The so-called Small Body of the Constitutional Committee was supposed to have reconvened this month, Geir Pedersen told a video-teleconference meeting of the Security Council on Tuesday, where he again called for greater efforts towards a ceasefire.
But while the Government side wanted the agenda to focus on national foundations and principles, the opposition – represented by the Syrian Negotiation Commission – preferred to keep attention on the preamble, constitutional principles, rights and freedom, and the structure of the proposed new constitution.
“As facilitator, I proposed over a month ago a bridging compromise”, Mr. Pedersen said, adding that recent days have seen “some valuable narrowing of differences” that could pave the way to consensus between the co-chairs on the agenda for the next two meetings.
“Of course, nothing is agreed until everything is agreed, but assuming full agreement is confirmed, the plan would be to re-convene on 23 November in Geneva”, he said.
He emphasized that progress in the Constitutional Committee – which last met in August after a nine-month hiatus – could open the door to deeper and wider progress if participants work continuously and credibly, and if their efforts are matched by confidence-building steps by Syrian parties and international players.
He added that without a political deal to implement Security Council resolution 2254 (2015) – which calls for a ceasefire and political settlement to the Syrian conflict, now in its tenth year – “dangers will only accrue”.
While frontlines have not shifted in eight months, and the number of civilian fatalities reportedly at their lowest levels since 2011, violence continues, including a targeted airstrike Monday in north-west Syria followed by retaliatory shelling today. Both incidents are reported to have generated casualties.
Tensions inside and out
Tensions meanwhile persist among the five foreign militaries active in Syria, while Security Council-listed terrorist groups, including Islamic State in Iraq and the Levant (ISIL/Da’esh), remain a significant danger, the special envoy said.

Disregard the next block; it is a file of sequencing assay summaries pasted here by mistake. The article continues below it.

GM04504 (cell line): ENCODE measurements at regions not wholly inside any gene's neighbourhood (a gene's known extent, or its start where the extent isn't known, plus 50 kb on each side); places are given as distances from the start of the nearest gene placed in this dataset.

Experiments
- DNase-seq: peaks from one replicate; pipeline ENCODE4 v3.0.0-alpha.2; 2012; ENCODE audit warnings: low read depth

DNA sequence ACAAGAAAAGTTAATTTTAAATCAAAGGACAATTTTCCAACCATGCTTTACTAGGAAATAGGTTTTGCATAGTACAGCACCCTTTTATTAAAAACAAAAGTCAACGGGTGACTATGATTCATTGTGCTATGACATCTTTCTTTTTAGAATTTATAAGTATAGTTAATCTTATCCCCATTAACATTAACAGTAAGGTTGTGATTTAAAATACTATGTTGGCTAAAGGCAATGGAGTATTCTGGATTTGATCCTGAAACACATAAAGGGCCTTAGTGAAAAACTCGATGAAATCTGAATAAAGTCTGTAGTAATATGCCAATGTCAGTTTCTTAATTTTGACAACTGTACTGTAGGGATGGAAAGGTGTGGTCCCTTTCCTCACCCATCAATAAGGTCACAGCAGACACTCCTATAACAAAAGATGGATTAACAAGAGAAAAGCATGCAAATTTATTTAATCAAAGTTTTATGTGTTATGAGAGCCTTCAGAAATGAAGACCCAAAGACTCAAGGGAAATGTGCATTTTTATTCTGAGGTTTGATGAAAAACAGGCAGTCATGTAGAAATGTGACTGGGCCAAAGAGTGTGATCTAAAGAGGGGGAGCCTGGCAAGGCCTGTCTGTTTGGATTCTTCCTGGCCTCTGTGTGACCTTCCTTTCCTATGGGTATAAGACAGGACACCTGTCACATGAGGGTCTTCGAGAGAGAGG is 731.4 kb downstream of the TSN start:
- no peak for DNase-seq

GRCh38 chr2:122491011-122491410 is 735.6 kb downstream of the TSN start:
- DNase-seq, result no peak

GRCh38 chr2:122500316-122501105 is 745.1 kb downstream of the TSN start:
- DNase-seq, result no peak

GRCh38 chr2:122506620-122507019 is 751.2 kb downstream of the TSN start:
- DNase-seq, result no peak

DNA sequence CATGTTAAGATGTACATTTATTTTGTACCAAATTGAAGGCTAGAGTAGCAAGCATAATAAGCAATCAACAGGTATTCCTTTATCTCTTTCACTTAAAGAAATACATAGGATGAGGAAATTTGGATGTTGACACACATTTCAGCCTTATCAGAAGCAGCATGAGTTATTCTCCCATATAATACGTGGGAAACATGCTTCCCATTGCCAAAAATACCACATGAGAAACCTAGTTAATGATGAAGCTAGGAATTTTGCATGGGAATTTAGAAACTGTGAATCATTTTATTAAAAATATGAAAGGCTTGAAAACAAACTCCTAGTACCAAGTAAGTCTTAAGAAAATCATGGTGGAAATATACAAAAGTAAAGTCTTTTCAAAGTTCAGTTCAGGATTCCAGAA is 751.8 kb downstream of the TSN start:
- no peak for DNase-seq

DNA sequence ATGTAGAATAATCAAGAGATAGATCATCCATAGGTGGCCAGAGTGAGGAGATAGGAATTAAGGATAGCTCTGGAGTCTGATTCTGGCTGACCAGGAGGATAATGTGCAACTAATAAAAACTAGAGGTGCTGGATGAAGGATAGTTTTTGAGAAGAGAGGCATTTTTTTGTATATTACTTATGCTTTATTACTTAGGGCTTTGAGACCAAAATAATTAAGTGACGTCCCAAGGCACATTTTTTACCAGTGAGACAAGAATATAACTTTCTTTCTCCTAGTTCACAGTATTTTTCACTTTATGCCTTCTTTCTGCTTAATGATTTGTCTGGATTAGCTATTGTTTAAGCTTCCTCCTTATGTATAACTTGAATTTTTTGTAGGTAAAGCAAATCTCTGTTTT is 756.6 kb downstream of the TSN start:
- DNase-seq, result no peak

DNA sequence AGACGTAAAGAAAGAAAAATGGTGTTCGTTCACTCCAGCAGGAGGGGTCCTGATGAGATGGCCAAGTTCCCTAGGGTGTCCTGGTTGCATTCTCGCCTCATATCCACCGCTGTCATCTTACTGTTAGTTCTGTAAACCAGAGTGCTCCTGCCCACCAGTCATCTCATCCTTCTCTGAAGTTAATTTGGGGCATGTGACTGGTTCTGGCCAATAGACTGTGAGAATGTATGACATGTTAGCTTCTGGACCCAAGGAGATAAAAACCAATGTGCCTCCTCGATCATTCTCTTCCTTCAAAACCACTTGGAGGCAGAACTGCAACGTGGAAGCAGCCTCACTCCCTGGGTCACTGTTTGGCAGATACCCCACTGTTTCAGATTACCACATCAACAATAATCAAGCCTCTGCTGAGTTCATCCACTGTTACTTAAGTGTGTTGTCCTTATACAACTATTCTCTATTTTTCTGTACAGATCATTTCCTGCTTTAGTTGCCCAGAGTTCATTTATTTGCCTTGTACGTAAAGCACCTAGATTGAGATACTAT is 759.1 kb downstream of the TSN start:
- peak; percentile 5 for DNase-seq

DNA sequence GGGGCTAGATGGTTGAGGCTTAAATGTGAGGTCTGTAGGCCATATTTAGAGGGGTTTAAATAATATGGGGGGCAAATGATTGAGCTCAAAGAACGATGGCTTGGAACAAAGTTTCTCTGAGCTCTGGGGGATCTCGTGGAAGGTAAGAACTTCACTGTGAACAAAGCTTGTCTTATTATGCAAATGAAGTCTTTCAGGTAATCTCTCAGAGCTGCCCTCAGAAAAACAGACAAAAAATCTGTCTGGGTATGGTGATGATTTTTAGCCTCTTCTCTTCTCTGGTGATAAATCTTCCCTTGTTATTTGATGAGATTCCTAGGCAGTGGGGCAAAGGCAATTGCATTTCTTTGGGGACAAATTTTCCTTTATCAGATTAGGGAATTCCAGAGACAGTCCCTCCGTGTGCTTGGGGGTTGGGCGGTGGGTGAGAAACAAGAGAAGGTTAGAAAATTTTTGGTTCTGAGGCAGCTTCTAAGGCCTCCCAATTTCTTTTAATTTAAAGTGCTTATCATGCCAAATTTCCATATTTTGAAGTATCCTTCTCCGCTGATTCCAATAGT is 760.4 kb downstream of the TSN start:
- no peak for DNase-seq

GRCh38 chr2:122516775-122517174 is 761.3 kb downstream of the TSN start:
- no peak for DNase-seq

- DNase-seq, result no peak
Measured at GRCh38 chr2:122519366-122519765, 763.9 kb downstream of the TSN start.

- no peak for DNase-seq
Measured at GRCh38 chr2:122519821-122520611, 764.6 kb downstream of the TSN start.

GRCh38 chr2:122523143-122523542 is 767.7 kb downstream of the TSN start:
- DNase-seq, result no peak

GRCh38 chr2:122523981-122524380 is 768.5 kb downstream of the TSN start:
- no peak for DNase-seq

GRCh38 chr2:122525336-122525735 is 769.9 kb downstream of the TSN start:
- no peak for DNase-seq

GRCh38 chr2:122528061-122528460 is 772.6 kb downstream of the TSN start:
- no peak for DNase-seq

“Yet despite these incidents, front lines are not changing and it out to be possible to work towards a nationwide ceasefire while ensuring that significant continuing dangers posed by proscribed terrorist groups are addressed cooperatively and effectively, and in line with international humanitarian law,” he said.
The 150-member Constitutional Committee is a key part the United Nations’ effort for a Syrian-owned and Syrian-led end to a devastating conflict that has seen more than 5 million Syrians flee the country, 6 million internally displaced and 13 million in need of humanitarian assistance.
It is made up of equal number of delegates from the Government, opposition and civil society, with its 45-member Small Body tasked with undertaking key preparatory work.
COVID hampering humanitarian efforts – Lowcock
Briefing the Council on the dire humanitarian situation, Mark Lowcock, the UN’s top humanitarian official, said that it is particularly worrying about COVID-19 spreading in urban centres – including the capital Damascus – as well as in crowded displacement camps, settlements and collective shelters.
As in many other countries, the scale of the outbreak is likely to be far greater than the number of confirmed cases – currently about 13,500 – suggests, he said, adding that the overwhelming number of confirmed cases resulted from community transmission.
“The situation of families across Syria is truly desperate,” he added, with bread shortages reported in several regions and seasonal wildfires, among other factors, limited food production. Several aid convoys have meanwhile been delayed by a lack of fuel.